Davidson T. Chen, Benjamin S. Yaplee, Donald L. Hammond, Paul Bey


The ability to measure the wave spectra in the open ocean from a moving vessel has met with varying degrees of success. Each sensor to date has suffered in its performance due to environmental conditions or due to its physical placement aboard the vessel for measuring the unperturbed sea. This paper will discuss the utilization of a microwave sensor on a moving vessel for measuring the open ocean wave spectra. Employing microwaves, some of the limitations of other sensors are not experienced. Tucker [1] developed the Tuckermeter for measuring the wave spectra from a moving ship by sensing changes in water pressure due to surface wave conditions. The Tuckermeter is placed below the water line and thus requires calibration for each wave frequency, ship speed, and depth. Since the sensor operates on pressure, it performs as a low pass filter and will not sense the higher frequencies. A microwave shipboard wave height radar sensor for measuring the ocean wave spectra was developed by the Naval Research Laboratory (NRL) and was installed on the S.S. McLean in February 1975 and its performance, design, and analysis of data for one data run will be discussed.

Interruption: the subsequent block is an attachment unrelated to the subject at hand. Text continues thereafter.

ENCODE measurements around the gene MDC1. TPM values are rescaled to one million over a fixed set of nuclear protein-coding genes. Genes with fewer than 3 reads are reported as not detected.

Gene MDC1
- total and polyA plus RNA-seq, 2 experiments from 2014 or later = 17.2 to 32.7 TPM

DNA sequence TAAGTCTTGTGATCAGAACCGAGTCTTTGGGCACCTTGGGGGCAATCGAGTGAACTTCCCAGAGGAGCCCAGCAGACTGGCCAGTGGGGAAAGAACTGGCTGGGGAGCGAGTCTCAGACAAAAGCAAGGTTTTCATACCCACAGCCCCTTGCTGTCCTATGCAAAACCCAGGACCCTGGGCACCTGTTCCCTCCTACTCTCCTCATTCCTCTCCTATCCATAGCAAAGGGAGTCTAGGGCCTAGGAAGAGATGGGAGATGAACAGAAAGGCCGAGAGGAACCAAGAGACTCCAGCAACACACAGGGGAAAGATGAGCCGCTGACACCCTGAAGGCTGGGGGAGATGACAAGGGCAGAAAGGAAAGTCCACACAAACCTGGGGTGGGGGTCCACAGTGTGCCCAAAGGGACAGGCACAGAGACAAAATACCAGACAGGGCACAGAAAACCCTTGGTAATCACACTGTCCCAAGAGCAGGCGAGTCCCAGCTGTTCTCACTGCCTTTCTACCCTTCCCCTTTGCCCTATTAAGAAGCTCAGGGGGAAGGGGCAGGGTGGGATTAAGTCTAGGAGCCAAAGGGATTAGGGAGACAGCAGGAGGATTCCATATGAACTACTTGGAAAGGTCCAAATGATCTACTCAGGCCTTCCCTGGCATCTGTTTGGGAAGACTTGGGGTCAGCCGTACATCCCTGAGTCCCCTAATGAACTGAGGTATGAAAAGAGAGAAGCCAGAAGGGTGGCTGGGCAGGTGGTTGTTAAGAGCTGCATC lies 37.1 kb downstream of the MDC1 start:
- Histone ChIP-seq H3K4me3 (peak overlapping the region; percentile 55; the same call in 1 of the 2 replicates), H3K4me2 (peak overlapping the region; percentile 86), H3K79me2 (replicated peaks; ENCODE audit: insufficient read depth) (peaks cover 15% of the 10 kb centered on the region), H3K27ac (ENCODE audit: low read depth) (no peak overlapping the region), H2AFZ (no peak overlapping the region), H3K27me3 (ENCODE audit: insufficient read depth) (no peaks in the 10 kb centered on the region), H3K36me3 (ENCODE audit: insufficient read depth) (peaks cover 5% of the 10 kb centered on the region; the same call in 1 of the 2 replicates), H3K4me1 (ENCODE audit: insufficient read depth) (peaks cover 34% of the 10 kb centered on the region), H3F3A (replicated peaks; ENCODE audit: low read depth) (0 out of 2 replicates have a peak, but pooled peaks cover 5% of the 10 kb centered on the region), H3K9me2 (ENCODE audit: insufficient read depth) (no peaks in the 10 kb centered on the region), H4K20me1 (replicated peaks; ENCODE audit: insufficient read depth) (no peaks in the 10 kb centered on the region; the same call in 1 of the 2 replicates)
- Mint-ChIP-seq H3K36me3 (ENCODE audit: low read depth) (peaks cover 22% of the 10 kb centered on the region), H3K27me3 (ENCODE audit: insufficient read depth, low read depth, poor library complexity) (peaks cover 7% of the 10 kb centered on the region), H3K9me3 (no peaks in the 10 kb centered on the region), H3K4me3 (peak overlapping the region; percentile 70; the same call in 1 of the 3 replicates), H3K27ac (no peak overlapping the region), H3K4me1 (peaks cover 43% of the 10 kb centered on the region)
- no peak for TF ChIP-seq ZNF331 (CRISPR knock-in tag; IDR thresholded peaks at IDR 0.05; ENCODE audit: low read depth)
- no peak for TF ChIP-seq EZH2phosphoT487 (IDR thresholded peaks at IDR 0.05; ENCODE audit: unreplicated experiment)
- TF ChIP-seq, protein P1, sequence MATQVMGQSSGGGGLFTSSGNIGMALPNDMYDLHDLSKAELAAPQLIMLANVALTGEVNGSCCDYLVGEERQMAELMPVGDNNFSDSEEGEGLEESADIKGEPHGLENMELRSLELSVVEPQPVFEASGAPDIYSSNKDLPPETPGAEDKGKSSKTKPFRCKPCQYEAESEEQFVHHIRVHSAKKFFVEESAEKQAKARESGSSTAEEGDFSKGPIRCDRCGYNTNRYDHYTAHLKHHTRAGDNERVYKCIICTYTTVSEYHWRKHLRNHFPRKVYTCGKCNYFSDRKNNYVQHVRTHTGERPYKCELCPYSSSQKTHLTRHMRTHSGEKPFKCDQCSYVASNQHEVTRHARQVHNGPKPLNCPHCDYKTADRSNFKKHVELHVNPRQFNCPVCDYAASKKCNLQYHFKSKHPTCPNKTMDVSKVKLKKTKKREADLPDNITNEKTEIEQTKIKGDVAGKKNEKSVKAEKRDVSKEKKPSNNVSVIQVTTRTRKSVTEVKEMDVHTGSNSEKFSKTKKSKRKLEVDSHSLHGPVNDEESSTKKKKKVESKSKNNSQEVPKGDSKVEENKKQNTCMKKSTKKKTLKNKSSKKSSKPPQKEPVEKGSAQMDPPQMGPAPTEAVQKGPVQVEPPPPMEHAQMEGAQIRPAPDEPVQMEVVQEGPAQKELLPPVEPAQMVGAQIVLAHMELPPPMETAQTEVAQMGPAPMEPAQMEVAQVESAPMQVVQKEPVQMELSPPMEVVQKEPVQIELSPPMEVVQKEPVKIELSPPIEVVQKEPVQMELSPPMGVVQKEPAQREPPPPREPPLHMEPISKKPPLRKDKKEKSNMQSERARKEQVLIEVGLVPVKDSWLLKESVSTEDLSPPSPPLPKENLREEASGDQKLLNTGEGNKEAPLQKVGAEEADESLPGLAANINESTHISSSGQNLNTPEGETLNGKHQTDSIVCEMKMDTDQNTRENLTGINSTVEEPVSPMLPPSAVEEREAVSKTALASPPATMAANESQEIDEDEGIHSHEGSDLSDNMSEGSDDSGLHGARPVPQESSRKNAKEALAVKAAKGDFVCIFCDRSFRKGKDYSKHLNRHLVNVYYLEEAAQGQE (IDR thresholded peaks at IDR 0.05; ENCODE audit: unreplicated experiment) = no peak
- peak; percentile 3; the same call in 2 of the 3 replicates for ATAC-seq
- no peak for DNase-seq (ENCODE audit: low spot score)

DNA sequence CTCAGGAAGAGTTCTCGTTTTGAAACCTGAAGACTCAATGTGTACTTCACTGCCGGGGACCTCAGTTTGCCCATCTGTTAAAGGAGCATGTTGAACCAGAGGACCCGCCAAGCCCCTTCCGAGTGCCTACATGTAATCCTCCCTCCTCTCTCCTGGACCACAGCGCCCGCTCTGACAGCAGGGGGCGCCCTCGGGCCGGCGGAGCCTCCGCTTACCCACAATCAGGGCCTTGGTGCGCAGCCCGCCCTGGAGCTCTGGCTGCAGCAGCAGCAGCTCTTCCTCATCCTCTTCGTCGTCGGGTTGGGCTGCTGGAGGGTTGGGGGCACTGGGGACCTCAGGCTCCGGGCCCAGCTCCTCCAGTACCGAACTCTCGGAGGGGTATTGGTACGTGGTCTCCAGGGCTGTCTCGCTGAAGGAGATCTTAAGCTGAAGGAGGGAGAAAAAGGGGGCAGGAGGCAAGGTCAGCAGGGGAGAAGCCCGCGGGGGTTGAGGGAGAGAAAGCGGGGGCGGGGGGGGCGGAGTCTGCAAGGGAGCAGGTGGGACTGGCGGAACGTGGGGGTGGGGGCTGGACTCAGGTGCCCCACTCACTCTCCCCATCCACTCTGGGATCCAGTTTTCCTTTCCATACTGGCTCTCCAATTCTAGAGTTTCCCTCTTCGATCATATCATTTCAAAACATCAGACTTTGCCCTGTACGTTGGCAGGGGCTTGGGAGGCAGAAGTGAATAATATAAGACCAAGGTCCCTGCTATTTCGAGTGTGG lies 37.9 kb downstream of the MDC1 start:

open ocean; wave measurement

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DOI: https://doi.org/10.9753/icce.v15.%25p